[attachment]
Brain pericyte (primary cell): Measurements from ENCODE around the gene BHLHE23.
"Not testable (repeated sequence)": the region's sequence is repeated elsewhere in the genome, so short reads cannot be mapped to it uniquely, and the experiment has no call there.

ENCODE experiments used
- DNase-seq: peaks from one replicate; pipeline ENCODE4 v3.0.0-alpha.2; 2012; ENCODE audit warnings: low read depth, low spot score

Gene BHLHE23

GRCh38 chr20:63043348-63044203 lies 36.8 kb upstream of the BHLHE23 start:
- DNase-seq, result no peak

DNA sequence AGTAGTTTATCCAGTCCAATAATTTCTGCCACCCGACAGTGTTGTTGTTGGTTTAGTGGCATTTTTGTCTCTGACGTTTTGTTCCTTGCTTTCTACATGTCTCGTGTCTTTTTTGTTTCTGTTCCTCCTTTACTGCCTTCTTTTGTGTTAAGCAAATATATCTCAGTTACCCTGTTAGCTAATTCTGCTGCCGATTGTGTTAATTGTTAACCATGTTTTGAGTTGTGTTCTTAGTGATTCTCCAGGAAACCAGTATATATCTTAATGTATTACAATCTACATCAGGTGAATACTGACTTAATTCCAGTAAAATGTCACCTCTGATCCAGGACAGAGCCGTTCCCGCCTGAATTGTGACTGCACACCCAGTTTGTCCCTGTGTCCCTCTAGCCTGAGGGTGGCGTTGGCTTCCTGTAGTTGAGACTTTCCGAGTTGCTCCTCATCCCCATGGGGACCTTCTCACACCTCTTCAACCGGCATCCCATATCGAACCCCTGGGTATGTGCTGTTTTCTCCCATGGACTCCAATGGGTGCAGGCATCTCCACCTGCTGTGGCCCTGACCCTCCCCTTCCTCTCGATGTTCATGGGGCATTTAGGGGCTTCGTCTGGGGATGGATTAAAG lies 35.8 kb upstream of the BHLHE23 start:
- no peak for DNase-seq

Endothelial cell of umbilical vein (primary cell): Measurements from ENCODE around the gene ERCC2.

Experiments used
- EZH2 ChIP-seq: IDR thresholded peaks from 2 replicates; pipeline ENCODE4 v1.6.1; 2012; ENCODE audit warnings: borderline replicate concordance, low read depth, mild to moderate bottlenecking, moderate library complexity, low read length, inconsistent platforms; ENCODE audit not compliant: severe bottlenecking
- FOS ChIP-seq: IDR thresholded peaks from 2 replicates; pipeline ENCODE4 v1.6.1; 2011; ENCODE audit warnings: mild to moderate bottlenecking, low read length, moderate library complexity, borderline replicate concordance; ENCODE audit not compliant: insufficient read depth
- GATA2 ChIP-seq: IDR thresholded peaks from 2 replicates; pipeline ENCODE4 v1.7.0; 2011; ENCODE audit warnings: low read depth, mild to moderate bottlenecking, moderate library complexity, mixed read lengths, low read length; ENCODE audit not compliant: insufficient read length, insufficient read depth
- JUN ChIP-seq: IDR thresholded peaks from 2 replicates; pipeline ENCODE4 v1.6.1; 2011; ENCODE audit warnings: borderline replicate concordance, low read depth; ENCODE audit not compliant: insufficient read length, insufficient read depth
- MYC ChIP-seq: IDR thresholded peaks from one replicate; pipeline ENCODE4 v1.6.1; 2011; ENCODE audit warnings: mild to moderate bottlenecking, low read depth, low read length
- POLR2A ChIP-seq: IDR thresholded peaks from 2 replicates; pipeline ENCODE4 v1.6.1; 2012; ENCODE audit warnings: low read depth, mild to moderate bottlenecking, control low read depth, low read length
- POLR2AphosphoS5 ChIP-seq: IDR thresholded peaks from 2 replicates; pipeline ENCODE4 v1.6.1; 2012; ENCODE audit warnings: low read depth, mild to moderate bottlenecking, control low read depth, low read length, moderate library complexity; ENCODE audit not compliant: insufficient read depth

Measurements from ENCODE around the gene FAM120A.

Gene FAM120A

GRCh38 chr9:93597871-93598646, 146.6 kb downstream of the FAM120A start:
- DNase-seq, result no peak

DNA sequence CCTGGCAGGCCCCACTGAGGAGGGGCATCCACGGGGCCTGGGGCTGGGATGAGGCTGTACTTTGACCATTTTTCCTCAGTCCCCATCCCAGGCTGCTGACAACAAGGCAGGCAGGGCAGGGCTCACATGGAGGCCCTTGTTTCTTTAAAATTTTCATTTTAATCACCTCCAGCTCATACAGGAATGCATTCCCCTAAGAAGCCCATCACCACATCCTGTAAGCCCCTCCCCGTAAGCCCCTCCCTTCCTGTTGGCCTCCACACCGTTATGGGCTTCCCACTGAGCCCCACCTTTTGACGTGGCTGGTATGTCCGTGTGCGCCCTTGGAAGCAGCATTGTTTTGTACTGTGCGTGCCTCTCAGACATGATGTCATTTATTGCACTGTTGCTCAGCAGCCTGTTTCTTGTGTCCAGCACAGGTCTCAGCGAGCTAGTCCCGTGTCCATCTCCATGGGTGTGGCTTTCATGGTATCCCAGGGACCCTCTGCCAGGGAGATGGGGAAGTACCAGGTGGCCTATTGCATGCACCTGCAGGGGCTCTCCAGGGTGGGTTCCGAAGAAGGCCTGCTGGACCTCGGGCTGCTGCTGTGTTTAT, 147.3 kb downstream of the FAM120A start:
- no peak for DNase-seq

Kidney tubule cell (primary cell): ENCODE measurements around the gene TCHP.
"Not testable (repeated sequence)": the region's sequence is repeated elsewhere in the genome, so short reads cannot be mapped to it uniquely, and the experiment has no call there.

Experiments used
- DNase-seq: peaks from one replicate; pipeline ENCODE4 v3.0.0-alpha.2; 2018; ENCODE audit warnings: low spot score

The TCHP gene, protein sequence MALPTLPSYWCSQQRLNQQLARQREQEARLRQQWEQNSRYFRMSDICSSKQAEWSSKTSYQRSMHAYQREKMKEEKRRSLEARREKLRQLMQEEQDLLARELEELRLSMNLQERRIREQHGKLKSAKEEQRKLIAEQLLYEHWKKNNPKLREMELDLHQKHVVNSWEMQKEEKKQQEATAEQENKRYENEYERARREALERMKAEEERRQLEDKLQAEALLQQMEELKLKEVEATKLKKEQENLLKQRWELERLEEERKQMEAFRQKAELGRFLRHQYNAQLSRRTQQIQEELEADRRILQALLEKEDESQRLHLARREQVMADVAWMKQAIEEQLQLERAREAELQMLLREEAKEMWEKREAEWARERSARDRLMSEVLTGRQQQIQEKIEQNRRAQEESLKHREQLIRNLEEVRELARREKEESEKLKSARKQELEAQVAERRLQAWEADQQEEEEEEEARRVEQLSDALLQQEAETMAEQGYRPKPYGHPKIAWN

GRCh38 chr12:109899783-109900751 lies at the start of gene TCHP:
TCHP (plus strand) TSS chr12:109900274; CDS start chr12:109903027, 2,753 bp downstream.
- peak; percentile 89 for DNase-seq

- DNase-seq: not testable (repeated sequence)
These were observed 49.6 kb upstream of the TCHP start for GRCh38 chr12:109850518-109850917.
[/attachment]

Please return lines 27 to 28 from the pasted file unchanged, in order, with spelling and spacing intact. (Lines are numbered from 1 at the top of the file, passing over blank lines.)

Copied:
Experiments used
- DNase-seq: peaks from one replicate; pipeline ENCODE4 v3.0.0-alpha.2; 2018; ENCODE audit warnings: low spot score